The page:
Private property is all that matters in the context of this passage written by Dr. Paul. Yet, the Constitution, including all of the amendments, has the term “property” a total of only four times: once in the body, twice in the Fifth Amendment, and once in the subsequent amendments.
The context of the use of the term is either in the protection of government property, or the means by which the government can deprive an individual of property. In no case is the term “property” explicitly used in the context of a government being formed to protect the private property of the individual.
There are many reasons to criticize the Constitution when one considers the document in the context of libertarian thinking and individual rights (forgive my redundancy). At its most fundamental, to paraphrase Lysander Spooner, I didn’t sign it. If I didn’t sign it, I am not obliged.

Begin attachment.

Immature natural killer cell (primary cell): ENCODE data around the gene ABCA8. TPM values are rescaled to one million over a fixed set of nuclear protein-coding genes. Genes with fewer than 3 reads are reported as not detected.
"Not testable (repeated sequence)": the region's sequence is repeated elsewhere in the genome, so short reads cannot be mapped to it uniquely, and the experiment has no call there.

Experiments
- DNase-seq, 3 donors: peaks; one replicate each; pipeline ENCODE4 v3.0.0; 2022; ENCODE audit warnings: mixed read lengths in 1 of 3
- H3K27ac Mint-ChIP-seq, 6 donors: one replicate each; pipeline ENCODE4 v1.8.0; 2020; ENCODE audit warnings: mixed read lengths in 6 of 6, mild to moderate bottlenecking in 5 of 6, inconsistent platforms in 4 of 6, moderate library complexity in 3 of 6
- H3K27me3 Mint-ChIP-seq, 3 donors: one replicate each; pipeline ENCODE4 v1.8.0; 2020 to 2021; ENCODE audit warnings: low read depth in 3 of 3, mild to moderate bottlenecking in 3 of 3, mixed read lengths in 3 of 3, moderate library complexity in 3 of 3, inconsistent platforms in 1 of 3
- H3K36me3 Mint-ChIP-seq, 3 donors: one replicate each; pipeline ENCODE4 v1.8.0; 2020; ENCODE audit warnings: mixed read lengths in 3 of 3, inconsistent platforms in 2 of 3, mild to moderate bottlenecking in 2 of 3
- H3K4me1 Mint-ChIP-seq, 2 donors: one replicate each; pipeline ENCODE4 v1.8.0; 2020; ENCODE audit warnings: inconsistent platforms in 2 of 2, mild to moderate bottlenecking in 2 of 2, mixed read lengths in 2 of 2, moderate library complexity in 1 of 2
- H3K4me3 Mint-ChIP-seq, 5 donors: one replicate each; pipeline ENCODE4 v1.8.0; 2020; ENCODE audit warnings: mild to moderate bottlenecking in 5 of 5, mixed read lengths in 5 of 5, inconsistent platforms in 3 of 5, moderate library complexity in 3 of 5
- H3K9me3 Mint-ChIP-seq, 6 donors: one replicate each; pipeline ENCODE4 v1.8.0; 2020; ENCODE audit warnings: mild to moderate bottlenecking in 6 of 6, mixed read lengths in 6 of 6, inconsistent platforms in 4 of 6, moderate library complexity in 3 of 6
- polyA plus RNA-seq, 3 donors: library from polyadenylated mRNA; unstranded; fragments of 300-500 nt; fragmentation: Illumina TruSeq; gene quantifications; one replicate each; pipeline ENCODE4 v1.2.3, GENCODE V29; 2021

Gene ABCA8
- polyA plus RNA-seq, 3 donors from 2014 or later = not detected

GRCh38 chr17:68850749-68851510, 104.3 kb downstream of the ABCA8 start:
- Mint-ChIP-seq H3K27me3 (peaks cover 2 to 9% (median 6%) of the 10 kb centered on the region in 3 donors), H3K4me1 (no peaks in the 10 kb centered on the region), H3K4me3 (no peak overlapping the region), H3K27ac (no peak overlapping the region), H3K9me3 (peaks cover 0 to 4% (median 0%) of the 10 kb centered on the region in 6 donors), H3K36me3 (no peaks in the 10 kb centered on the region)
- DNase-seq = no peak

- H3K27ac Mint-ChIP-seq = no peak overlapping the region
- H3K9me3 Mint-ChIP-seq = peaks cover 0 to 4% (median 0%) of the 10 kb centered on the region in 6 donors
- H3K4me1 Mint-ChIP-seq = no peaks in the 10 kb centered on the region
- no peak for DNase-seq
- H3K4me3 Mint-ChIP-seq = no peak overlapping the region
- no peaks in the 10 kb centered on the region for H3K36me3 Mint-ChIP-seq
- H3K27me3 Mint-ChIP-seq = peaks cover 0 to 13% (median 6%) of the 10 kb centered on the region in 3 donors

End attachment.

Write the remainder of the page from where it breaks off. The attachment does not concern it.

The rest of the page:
However, if individually presented with the document, is it one worth signing? It seems to me the only reason I would make this type of pact with my neighbors, one for some form of mutual or community governance, is for protection and defense of my property.
On this basis, the Constitution fails – it does not even contain the words that make it worth signing.